By Dr. David Evans - Science and Public Policy Institute
Ocean Temperatures Have Only Been Measured Properly From Mid-2003 Measuring ocean temperature globally is harder than it sounds. The Argo network finally overcomes many of the problems, but only became operational in mid-2003. Before Argo, starting in the early 1960s, ocean temperatures were measured with bathythermographs (XBTs). They are expendable probes fired into the water by a gun, that transmit data back along a thin wire. They were nearly all launched from ships along the main commercial shipping lanes, so geographical coverage of the world's oceans was poor-for example the huge southern oceans were not monitored. XBTs do not go as deep as Argo floats, and their data is much less accurate. [Met Office, Argo, GizMag.]
Ocean Temperatures Are Dropping
Josh Willis of NASA's Jet Propulsion Laboratory, in charge of the Argo data, said in March 2008 on NPR: "There has been a very slight cooling, but not anything really significant".
The ocean data that the alarmists are relying on to establish their warming trends is all pre-Argo; it all comes from the old, less accurate XBTs. Now that we are measuring ocean temperatures properly, the warming trend has disappeared. And by coincidence, it disappeared just when we started measuring it properly! There is a large ocean temperature rise reported in the two years before Argo became available-might there have been a calibration problem between the old data and the Argo data? Could the old ocean temperature data have been subject to "corrections", like the GISS air temperature data?
The Argo data originally showed a strong cooling trend. Josh Willis was surprised at the results: "every body was telling me I was wrong", because it didn't agree with the climate models or satellite observations of net radiation flux. Willis decided to recalibrate the Argo data by omitting readings from some floats that seemed to be giving readings that were too cold. The Argo results are for the new, current data, after those recalibrations were made.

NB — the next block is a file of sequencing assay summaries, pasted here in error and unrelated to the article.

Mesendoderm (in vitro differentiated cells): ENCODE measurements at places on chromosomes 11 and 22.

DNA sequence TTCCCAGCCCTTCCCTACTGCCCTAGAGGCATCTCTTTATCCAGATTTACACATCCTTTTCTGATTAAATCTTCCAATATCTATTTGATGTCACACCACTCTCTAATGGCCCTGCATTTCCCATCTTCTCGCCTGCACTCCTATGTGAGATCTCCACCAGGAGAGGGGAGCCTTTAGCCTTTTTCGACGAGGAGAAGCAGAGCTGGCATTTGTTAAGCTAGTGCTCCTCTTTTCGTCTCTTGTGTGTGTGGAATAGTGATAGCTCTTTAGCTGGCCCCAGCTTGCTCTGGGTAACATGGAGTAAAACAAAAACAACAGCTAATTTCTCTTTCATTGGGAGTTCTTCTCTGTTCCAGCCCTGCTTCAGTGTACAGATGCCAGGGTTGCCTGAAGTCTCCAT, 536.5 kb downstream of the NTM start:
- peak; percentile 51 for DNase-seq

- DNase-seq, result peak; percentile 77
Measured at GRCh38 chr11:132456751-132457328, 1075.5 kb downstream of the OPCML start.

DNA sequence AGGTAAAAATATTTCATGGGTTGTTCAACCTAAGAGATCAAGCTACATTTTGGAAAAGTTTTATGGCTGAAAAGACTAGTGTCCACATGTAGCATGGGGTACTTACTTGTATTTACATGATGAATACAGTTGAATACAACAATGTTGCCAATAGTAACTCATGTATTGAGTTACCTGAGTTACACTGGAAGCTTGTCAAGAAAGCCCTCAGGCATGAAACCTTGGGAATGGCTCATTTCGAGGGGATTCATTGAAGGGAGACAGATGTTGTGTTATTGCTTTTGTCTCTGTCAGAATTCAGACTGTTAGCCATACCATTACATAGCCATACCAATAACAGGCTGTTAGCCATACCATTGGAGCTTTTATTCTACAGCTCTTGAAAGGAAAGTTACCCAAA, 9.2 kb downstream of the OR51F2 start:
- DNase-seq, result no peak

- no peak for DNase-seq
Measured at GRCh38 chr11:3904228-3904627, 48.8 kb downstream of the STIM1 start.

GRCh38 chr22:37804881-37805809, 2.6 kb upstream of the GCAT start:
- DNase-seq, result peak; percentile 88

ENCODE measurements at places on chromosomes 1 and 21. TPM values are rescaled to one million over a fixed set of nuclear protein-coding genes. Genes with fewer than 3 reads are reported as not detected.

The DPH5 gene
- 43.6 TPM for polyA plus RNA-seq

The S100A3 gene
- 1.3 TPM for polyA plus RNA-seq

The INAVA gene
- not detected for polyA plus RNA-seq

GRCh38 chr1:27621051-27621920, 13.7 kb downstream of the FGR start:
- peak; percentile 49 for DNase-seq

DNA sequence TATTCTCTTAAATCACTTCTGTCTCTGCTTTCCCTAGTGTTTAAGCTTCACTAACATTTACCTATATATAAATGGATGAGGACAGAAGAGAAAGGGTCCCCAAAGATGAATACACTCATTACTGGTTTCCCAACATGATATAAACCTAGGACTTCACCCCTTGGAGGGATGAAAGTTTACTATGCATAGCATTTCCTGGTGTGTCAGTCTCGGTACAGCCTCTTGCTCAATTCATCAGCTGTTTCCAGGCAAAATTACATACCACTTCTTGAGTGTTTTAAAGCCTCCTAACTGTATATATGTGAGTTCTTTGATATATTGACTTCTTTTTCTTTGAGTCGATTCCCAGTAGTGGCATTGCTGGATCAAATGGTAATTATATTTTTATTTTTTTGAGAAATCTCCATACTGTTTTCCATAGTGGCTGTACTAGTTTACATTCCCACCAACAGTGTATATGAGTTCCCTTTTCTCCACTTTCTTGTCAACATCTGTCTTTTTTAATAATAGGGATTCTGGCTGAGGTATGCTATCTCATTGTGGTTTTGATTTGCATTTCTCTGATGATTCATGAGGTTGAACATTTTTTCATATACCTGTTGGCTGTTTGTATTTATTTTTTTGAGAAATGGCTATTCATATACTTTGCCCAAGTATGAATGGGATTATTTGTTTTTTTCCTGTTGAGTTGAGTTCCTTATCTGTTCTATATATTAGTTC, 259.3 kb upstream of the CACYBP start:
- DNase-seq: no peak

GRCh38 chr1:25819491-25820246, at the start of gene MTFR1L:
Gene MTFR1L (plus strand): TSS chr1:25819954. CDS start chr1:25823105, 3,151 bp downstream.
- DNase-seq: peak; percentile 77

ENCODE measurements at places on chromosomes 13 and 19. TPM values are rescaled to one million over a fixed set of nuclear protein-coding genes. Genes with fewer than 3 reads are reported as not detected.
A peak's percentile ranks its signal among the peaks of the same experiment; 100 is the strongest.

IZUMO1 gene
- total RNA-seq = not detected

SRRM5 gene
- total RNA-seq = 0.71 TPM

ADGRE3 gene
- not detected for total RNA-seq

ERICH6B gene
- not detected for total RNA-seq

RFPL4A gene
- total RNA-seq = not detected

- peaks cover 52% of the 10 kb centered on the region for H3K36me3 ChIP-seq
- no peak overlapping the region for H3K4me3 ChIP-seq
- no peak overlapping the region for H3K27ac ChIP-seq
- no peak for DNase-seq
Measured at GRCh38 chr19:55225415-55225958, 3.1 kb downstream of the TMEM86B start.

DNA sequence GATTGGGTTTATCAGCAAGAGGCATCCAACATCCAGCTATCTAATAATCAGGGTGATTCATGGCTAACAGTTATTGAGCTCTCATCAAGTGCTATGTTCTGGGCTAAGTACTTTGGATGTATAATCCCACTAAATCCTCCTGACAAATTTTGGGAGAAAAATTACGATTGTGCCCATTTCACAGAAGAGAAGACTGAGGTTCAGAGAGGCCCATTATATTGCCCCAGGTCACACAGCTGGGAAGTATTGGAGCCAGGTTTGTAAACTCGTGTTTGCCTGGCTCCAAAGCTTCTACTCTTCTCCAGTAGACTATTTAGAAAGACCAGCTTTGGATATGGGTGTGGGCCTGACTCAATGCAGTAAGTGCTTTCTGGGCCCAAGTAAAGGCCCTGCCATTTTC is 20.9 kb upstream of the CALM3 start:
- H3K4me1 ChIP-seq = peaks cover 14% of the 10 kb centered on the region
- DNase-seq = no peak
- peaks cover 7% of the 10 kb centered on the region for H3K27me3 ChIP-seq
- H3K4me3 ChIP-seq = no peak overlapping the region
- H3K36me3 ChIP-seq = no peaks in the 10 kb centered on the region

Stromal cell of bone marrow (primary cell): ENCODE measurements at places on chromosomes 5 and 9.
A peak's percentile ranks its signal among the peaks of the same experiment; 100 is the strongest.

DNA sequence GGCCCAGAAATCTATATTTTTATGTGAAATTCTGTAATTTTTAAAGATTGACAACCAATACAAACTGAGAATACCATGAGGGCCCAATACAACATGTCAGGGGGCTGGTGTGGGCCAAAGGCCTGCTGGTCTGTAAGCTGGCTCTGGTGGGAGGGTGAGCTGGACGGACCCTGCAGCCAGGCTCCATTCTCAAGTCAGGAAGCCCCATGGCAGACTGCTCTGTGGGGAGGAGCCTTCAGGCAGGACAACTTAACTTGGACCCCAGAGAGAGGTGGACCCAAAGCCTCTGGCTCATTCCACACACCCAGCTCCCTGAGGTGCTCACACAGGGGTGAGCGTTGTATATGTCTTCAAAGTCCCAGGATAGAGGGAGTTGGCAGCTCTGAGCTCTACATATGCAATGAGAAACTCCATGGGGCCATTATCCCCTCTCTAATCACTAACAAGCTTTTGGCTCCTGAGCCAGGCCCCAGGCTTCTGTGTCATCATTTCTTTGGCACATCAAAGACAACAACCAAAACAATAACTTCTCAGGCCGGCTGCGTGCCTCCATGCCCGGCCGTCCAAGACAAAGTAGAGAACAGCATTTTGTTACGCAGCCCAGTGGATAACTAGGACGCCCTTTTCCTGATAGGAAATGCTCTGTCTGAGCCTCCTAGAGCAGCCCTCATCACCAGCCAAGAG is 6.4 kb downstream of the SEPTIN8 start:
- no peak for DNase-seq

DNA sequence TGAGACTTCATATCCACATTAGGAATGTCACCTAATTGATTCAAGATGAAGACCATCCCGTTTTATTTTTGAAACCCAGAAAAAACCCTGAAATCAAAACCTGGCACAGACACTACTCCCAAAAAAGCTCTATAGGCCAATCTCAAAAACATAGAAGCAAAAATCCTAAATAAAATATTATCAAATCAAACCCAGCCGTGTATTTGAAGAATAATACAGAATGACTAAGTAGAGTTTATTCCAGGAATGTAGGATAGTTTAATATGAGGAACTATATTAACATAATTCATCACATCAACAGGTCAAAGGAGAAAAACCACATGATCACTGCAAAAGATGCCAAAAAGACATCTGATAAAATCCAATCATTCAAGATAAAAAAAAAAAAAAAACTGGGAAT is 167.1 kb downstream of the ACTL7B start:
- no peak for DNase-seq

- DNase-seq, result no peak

There is a problem with data in the politicized world of climate science: alarmists have all the authority positions in climate science and own (manage) all the datasets. Datasets that contradict the alarmist theory have a habit of being recalibrated or otherwise adjusted for technical reasons, and the changes to the datasets always make them more 14
supportive of the alarmist theory. It has happened several times now-but by chance alone you would expect technical adjustments to make the data less supportive of any given position about half the time. Don't be surprised if the Argo data for the last few years is "revised" at some stage to show warming instead of slight cooling.
Finally, the Argo data is extraordinarily difficult to find on the Internet: there is no official or unofficial website showing the latest global ocean temperature. Basically the only way to get the data is to ask Josh Willis (above). The graphs above come from Craig Loehle, who got the data from Willis, analyzed it, and put the results in a peer reviewed paper available on the Internet. Given the importance of the ocean temperatures, don't you think this is extraordinary? If the Argo data showed a warming trend, don't you suppose it would be publicized endlessly?